Are you ready for the coming show?

The world will become one big stage

People will forget what you said, people will forget what you did, but people will never forget how you made them feel. - Maya Angelou

The last two decades have been about convenience. Developers converted every activity into algorithms and then into apps, improving our lives in tangible ways.

  • Zomato took care of the cooking
  • Netflix eliminated going to theatres
  • Zoom enabled us to attend meetings in blazers and underwears

These apps are still not perfect, but we continue to get adjusted to their ways.

Now that convenience is covered, most would upgrade to the next level in the hierarchy of wants. I suspect that level is “experience.”

Unevenly distributed future

Joseph Pine and James Gilmore wrote of the emerging experience economy in a 1998 HBR article. They published a book later on the same topic.

Joseph & James predicted that “the next competitive battleground lies in staging experiences” We witness the competition playing out in some areas already. Take drinking coffee, for example.

The documentary Caffinated traces the arc of coffee from the undifferentiated coffee seed to a personalized extravagant culinary experience. The coffee-farmers dealing with commoditized seeds earn the same meager amount every year. At the same time, those in the upper stream of the arc, who stage an experience with coffee, reap multifold revenue.

I’m going to give you three examples from different fields to show how the future is already taking shape.

Education

Teaching kindergarten children is challenging since they can’t bring any pre-existing objects as a reference. Shyam Vengalloor, a school teacher in Kerala, is bringing elephants, planets, and astronauts into the classrooms using augumented reality. The school children, and teachers, are in awe of what they see as they learn.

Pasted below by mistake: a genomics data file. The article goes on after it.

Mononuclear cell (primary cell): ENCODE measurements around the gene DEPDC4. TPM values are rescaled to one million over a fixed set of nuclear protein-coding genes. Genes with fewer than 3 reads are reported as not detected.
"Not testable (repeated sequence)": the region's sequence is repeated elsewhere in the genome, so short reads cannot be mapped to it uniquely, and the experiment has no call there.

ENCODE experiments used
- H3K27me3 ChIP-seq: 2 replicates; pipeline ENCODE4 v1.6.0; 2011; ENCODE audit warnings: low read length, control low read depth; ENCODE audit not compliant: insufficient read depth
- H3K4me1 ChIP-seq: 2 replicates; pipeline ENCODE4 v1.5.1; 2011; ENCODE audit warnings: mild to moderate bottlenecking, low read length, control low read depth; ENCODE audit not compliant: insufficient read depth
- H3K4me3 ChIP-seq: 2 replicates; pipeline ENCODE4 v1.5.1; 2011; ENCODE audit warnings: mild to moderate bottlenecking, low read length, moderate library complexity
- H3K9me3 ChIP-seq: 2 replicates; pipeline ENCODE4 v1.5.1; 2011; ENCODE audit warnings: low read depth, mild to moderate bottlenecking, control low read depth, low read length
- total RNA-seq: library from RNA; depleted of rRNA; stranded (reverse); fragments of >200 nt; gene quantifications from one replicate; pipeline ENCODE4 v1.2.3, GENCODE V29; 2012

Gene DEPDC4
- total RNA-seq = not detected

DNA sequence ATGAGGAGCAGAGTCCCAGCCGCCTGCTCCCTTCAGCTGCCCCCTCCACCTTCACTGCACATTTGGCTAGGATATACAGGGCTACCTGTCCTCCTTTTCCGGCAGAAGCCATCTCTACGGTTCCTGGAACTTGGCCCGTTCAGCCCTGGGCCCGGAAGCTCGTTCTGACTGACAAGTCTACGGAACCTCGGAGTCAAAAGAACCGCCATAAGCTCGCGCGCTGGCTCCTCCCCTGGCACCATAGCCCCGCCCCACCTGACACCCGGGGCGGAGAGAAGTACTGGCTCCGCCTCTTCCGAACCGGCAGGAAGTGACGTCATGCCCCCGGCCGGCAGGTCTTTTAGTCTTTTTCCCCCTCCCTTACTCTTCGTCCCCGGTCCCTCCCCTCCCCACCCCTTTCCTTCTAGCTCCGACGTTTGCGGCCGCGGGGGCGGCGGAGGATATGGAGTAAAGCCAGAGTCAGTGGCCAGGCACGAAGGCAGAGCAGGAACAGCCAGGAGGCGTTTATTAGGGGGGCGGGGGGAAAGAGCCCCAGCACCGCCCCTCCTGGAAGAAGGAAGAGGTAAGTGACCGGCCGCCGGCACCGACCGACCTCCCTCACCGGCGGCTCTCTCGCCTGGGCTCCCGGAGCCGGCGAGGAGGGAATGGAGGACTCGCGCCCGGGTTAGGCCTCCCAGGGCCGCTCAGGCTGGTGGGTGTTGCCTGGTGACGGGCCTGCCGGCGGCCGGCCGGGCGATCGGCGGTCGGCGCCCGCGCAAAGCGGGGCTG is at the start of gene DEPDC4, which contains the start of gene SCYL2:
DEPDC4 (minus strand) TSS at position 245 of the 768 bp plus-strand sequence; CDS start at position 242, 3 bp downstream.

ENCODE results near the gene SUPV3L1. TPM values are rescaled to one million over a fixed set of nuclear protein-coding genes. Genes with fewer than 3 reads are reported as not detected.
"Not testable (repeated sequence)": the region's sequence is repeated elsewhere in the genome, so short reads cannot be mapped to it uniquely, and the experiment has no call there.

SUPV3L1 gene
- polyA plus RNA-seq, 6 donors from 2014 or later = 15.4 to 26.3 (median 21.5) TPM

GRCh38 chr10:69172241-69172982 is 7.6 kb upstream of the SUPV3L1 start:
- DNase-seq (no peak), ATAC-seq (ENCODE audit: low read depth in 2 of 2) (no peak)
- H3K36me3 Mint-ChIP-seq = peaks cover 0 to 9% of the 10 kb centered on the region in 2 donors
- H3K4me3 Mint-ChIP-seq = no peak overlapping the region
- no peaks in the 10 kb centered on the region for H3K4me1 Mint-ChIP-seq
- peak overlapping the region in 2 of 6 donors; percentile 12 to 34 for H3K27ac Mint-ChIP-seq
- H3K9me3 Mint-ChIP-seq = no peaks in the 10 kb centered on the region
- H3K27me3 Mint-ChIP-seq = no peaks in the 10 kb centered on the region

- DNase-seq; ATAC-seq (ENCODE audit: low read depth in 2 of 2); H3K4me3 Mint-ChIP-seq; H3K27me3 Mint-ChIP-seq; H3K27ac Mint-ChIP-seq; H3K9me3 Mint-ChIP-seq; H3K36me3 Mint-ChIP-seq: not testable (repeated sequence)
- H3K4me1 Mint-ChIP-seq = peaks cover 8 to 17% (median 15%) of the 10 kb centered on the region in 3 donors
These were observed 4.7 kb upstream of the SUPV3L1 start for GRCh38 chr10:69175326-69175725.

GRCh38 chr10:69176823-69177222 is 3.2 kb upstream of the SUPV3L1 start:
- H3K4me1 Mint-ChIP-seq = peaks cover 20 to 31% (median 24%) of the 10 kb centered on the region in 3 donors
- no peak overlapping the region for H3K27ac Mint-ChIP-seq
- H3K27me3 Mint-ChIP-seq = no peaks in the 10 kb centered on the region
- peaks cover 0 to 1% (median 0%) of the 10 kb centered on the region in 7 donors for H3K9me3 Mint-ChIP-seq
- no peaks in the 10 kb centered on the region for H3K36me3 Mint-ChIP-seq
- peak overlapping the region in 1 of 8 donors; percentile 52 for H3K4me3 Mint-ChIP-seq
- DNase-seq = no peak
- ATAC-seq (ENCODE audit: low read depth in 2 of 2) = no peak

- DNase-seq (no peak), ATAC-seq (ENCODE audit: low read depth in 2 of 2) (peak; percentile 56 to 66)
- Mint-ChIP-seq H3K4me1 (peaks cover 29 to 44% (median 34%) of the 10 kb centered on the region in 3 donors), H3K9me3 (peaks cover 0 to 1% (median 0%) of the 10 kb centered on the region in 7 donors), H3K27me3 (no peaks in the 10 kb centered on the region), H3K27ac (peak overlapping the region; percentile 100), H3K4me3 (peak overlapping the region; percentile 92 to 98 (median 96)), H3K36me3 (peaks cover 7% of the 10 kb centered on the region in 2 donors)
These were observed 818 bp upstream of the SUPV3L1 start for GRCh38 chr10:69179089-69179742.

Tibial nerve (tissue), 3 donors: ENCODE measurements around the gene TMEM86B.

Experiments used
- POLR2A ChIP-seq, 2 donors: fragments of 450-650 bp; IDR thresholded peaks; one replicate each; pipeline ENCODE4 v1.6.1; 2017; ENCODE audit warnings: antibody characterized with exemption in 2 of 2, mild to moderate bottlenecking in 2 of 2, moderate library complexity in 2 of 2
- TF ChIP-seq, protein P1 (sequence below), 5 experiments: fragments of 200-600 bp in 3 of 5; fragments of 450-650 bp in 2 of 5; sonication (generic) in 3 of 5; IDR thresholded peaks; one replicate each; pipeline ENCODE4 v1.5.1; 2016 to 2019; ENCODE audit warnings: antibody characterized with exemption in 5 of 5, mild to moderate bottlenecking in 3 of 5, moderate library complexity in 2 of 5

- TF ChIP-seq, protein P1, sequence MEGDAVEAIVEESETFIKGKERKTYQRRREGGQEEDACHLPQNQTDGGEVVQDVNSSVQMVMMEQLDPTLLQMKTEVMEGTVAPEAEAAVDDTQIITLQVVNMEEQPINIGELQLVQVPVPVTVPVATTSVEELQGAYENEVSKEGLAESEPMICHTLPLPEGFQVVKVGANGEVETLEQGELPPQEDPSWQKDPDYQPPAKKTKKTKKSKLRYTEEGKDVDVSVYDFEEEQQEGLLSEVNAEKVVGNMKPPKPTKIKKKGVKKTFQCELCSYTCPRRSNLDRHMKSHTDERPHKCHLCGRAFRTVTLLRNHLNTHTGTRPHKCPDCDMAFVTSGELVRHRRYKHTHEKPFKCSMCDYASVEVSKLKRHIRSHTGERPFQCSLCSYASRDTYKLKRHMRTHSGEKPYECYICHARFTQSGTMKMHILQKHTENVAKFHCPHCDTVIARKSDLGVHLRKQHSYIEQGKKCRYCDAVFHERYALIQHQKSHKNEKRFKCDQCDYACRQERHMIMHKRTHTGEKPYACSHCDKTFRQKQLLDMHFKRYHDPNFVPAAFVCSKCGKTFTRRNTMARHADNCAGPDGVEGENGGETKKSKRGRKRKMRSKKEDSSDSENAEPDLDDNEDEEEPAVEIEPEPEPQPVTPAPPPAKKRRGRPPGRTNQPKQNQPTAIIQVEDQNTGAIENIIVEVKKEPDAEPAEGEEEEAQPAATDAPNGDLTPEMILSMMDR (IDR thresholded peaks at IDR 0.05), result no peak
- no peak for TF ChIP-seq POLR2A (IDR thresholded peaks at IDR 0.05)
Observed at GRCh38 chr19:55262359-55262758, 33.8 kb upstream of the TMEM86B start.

Thanks to technology, classes are no more tedious, one-way recital arenas.

Entertainment

The entertainment industry has been a pioneer in engaging audiences with immersive experiences.

In 2019, I took my kids to Kanyakumari, the southern tip of India. I was expecting to enjoy the sea, sunset, and seafood, the usual pleasures when we were kids. I was surprised to find a VR studio. My kids took the VR show, which turned out to be the memorable aspect of the trip. With a VR headset attached to their eyes, they bounced on the chair and screamed at the top of their voice. When they finished, they couldn’t stop smiling and talking about it. Even after a year, they remember that experience more than other events on the trip.

Politics

Politicians fear apathy more than bad news. They want to be in the news all the time. The best way to capture and dominate their audiences is through a “staging experience.”

Modi, the Indian Prime minister, has mastered the tact of captivating his electorates. He so dominated the 2014 election with holograms that no party could win enough votes to claim the status of the opposition party. Since then, every appearance is a performance with elaborate props, including dress, hat, and even birds. He has decimated every opposition through careful designing of memorable experiences for his audiences. It is no wonder his popularity is so high even after so many disastrous experiments.

Up or Out

The coming years will choke the “old-school” undifferentiated performers and award the actors embracing the emerging experience-economy. Employees and executives, poor and elites, citizens and bureaucrats will all crave and stage experiences. The world will become one big stage.

Are you ready for the show?

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